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Let me start by saying that we are surrounded with a loving group of family and friends who love and accept us.
I had a call just after Jeremy finished school today, he finishes at lunch on Monday. He said he didn’t want to go home. This isn’t a completely unusual call, but also not an everyday one. I said come on into work, I’ll shout you some gelato.
So Jeremy arrived after 3.30 and sat quietly, using his laptop. Jeremy made himself a cup of tea. Cake was being served for my bosses birthday. In front of my colleagues he said “So X tried to set my hair on fire”. I asked why? was it a joke? Jeremy responded “No, he’s just a douche, it’s ok, I reported him”. A bit more of the story came out on the walk to the car, it sounds like the kid may have been on the small side in which case J would outweigh and outreach him. But still, not cool.
It could have been different, so I am grateful for the smallest blessings. No harm, no singed hair. One frightened and angry mum and one child hiding the pain.
Jeremy has always drawn comments, he was a beautiful child, exquisite looks and because he was an early talker he would surprise people with the clarity of his communication. Now the comments are mixed. With a shock of bright aqua green hair and lip piercings he certainly stands out in a crowd. Recently in Mansfield a woman, maybe late 50’s early 60’s, stopped Jeremy in the IGA and said that her cows would find Jeremy’s hair delicious. Jeremy shone his million watt smile on the local, we shared the gentle joke.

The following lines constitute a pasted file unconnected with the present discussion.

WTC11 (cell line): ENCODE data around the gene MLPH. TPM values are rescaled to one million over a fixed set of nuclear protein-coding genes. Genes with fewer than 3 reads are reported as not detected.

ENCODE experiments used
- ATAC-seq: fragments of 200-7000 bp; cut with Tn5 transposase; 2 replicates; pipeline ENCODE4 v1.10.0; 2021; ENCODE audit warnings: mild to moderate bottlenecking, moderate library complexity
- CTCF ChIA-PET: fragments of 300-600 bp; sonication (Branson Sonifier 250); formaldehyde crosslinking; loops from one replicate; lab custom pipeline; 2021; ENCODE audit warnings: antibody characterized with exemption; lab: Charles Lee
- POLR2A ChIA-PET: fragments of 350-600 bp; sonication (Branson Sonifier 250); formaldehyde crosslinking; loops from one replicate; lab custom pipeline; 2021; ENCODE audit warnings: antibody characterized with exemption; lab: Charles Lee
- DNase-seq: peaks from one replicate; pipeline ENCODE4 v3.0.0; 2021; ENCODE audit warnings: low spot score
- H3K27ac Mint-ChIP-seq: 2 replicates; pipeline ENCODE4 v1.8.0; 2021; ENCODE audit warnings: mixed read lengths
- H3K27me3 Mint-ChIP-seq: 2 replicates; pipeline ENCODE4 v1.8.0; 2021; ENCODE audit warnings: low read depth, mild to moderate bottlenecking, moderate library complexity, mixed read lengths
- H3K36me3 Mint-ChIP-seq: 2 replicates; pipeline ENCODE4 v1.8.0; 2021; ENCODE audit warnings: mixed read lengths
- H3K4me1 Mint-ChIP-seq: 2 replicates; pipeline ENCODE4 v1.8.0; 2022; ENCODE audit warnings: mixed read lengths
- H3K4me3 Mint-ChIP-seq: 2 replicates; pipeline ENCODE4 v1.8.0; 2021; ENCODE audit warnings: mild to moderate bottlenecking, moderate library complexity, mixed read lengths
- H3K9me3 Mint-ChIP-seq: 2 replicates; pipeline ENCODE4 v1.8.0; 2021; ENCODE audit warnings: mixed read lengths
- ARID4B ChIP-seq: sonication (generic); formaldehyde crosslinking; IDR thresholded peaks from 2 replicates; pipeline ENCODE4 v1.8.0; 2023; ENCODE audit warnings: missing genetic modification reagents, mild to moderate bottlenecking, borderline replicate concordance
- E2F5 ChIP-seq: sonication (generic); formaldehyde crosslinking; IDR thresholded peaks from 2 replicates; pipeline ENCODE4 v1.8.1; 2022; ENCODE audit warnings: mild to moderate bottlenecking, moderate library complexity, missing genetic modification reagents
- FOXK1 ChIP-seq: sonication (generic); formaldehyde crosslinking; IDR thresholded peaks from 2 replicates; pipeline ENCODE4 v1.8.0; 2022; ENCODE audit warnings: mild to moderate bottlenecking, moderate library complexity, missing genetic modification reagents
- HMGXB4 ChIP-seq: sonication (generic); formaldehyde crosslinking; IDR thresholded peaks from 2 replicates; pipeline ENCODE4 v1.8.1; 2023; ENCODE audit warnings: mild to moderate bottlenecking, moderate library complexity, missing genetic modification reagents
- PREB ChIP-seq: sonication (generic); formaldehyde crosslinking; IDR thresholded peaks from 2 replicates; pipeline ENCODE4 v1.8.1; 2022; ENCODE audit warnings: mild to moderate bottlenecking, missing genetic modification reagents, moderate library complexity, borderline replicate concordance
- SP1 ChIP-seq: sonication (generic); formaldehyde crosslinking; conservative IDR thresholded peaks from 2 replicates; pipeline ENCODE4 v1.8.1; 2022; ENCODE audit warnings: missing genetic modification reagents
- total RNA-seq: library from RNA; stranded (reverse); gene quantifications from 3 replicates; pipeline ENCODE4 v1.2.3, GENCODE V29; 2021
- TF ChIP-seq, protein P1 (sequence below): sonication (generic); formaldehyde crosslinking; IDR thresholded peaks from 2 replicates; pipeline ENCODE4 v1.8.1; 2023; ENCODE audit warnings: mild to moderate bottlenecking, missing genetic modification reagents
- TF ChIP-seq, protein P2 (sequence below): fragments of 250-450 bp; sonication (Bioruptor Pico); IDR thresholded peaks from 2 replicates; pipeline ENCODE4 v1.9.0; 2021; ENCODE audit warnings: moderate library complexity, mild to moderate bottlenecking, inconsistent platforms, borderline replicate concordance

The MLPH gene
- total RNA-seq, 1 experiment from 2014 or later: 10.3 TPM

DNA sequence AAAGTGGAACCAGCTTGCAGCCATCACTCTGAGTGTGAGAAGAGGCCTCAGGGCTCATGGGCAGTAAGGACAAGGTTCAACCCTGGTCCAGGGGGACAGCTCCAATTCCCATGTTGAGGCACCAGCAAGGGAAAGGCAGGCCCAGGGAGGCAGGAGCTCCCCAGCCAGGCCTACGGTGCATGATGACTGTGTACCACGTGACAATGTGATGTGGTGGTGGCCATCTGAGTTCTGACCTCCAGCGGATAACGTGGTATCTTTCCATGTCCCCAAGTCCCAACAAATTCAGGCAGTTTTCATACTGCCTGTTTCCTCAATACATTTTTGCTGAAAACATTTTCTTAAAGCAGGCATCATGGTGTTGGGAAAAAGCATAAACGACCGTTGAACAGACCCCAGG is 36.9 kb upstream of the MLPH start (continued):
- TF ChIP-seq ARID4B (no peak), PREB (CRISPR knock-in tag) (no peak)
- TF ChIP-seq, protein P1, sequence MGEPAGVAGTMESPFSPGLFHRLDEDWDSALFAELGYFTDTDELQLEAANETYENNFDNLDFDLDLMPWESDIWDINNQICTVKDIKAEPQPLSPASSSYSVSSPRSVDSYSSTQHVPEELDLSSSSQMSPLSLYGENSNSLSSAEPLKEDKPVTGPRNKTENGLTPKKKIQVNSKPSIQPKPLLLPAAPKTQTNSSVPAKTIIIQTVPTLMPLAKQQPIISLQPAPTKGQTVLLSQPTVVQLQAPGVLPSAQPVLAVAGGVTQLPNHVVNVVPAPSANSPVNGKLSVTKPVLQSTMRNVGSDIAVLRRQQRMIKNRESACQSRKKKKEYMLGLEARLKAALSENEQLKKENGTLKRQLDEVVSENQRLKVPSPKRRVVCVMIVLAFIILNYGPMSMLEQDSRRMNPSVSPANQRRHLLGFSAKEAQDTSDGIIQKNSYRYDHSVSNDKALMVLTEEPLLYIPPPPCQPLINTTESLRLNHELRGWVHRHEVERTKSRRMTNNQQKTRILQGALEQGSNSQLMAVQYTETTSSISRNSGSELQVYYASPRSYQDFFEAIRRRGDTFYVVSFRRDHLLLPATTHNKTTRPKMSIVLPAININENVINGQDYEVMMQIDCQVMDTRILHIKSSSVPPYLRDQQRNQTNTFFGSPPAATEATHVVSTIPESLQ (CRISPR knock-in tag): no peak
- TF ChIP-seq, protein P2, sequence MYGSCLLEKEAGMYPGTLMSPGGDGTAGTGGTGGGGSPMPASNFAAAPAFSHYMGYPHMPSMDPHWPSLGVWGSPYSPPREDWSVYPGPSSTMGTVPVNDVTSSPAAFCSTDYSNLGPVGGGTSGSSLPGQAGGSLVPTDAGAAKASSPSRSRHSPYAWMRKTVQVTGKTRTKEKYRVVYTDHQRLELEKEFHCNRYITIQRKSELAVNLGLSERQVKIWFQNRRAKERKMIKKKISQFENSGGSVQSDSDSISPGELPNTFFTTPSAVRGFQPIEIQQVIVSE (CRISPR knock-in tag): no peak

I would love to say that is our usual experience. However we have found that wherever we go there is someone who has forgotten their inside voice in a cafe and a rude remark is overheard, or an adult shies away from what they see as a potential hoodlum.
At school Jeremy believes that he is the only openly out gay person, although he is aware of many who identify somewhere on the LGBTI spectrum. This has led to bullying, and the school can only protect him so much. There are still narrow minded youth who want to isolate and humiliate those who are different. I can see his tolerance for this behaviour waning, making it harder and harder to keep him at school.
A couple of months ago Jeremy sent me an e-mail, a cry for help from the heart about school and the difficulties that he was having. If he came to me as a friend, acquaintance, stranger and said that his occupation made him feel sick every morning, that he had trouble sleeping because of the anxiety that he experienced when he thought about it I would say you need to get out of there, life is too short. So I have made a promise to Jeremy that we will look for ways for him to finish his education.
I could mount a crusade, start a campaign. Instead I have made a promise to Jeremy and to myself that every day we will walk in light, greet suspicious looks with smiles and lend our energies to causes that promote tolerance of all kinds.